The 10th and last CADI Newsletter is available!
The CADI project ends this July. In the 6 years of CADI, we have implemented a huge package of measures for the conservation and sustainable use of the cold winter deserts in our main target countries Kazakhstan, Uzbekistan, and Turkmenistan.
Among the many outcomes of the project are the establishment of new protected areas, the nomination of the Cold Winter Deserts of Turan as a World Heritage Site, the establishment of Farmer Field Schools to strengthen the capacities of farmers for a sustainable use of deserts, the support of young scientists within the CADI Fellowship programme, or the generation of many new baseline data and knowledge about the vulnerable and endangered ecosystem of cold winter deserts.
We would like to thank all partners, supporters and friends of the project for your engagement, interest and incredible efforts over the past six years in implementing this important project, even in such difficult times as during the pandemic. A special thanks to the International Climate Initiative (IKI) for their support over many years.
The current newsletter is also available for download in our media library, where you can subscribe to CADI Newsletter.
On June 9, 2022, the Regional CADI Secretariat held a Regional Workshop in Tashkent within the framework of the CADI (Central Asian Desert Initiative) project. It was organized by the Food and Agriculture Organization of the United Nations (FAO), the State Forestry Committee of the Republic of Uzbekistan in cooperation with the University of Greifswald (Germany) and the Michael Succow Foundation.
Representatives of international organizations, development agencies, national partner ministries and members of the National CADI Secretariats from Kazakhstan, Turkmenistan and Uzbekistan participated in this event. The regional workshop helped to discuss a status as NGO, organizational structure and statutory document of the Regional CADI Secretariat; finetune its Program of Work; and explore resource mobilization opportunities for the Regional CADI Secretariat.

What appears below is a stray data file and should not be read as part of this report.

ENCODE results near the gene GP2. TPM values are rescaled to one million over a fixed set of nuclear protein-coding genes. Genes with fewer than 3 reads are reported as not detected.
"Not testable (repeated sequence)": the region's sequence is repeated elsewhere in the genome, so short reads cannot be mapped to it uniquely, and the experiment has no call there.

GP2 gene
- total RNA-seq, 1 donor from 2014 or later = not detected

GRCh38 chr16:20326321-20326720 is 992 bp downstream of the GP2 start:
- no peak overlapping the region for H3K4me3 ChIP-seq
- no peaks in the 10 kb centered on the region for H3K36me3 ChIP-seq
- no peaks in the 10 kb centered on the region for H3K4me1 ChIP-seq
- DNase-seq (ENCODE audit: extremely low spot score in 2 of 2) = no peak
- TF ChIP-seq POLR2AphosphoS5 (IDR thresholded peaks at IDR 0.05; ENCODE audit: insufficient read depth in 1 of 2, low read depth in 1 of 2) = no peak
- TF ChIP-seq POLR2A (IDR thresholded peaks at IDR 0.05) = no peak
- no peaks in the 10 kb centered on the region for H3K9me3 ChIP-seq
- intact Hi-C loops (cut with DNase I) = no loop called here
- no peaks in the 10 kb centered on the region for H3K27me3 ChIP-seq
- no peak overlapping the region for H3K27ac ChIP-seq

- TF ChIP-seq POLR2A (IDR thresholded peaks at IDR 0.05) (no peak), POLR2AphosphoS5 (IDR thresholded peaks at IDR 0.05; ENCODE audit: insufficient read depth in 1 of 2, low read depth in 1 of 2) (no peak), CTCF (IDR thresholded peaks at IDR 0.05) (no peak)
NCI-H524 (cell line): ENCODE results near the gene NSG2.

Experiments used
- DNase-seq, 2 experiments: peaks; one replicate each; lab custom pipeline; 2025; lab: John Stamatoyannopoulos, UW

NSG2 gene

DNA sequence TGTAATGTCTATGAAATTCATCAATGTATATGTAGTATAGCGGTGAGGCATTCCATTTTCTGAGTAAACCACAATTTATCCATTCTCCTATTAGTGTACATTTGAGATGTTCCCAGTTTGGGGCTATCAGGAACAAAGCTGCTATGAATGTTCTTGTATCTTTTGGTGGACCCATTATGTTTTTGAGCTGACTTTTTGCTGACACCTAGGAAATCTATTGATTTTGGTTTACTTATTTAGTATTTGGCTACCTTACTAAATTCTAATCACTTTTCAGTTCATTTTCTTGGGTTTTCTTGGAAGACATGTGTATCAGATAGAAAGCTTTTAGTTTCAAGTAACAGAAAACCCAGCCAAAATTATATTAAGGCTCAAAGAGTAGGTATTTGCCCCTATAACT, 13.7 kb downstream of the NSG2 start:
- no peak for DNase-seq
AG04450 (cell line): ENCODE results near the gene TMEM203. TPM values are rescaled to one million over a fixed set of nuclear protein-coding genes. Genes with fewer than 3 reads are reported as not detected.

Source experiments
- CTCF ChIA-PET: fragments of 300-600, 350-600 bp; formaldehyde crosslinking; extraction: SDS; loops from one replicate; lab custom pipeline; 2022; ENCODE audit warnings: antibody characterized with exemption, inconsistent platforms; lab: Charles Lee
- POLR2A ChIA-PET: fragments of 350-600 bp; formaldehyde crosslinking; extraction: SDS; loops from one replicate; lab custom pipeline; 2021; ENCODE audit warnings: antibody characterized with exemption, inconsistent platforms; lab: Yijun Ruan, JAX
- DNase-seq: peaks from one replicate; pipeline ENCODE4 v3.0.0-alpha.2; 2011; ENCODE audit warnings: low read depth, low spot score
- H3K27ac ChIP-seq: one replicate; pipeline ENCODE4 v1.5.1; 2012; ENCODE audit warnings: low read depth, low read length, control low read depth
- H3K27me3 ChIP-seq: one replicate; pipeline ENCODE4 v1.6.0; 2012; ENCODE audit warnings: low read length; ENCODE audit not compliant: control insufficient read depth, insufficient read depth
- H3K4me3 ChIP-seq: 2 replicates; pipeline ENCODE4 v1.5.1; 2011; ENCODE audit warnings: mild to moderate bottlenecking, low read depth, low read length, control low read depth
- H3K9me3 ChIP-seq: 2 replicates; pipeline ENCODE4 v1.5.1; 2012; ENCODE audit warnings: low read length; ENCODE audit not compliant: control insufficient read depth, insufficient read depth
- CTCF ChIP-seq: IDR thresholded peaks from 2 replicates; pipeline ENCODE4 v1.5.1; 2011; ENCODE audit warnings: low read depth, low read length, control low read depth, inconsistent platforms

Abduvohid Zakhadullayev, head of the department of international relations and ecotourism development of the State Committee on Forestry of the Republic of Uzbekistan, noted the successful work of the project and expressed hope that the future work of the Regional Secretariat will contribute to the implementation of the UN Conventions adopted in Rio de Janeiro in 2012 – Convention to Combat Desertification, Convention on Biological Diversity and the Framework Convention on Climate Change.
Temurbek Reymov, Coordinator of Interim Regional CADI Secretariat, said that the CADI Regional Secretariat is expected to be a successor of all CADI activities in Central Asia and noted that the Secretariat is open to other countries wishing to support the initiative to conserve unique ecosystems of global significance.
Since 2019, Association for the Conservation of Biodiversity of Kazakhstan (ACBK) and the Institute of Zoology have been collecting data on animal deaths and, based on this data, preparing appeals to state agencies for appropriate action. From May 13 to 15, 2022, another trench survey was conducted in Turkestan Oblast.
Farmers dig trenches up to 2.2 meters deep to fence off farmland, and they become death traps for reptiles – turtles, lizards, snakes – as well as some domestic animals. In the summer of 2021, after a number of appeals and publications, the Akimat of the region began to solve the problem, orders were given to eliminate the trenches. The regional Land Inspectorate conducted an inventory and found that 216 land users in 17 districts used the trenches. Farmers were held administratively liable administrative penalties and part of the trenches were buried by themselves.
Some of the trenches are still not eliminated and exist since 2019, and one of the longest, 35 kilometers, is on the border of Keles and Saryagash districts. This May, 113 reptiles were rescued in a 4 kilometer stretch of this trench. Last May, about 250 animals were rescued from a 7 kilometer stretch of the same trench.
Given the total length of this trench, the ACBK estimates that up to 1,000 reptiles die in it each year from dehydration and exhaustion or rain flooding, not counting the huge number of invertebrate animals.
On 28 January 2022, the States Parties Kazakhstan, Turkmenistan, and Uzbekistan submitted their documents for the nomination of the Cold Winter Deserts of Turan as a UNESCO World Natural Heritage Site.
The Nature Information and Visitor Center “The Nature of Karakum” was officially opened on June 1, 2022 on the occasion of the International Day of the Environment (June 5). The new information center is located in the research and experimental center Chalysh of the state nature reserve “Bereketli Garagum”.
The information and visitor center was created under the project Central Asian Desert Initiative (CADI). The opening ceremony was attended by about representatives of the Ministry of Agriculture and Environmental Protection of Turkmenistan, the Environmental Protection Service, the State Nature Reserve “Bereketli Garagum”, the Secretariat of the National Commission for UNESCO in Turkmenistan, the WWF, the Nature Protection Society of Turkmenistan, as well as teachers of local schools and media representatives.
The center is constructed in the form of a Turkmen yurt and equipped with solar panels. The main purpose of the center is to provide environmental education and inform the public about the ecosystem of the cold winter Turan Desert with a focus on the Karakum Desert. For this purpose, a photo exhibition was organized and information materials on flora and fauna were prepared.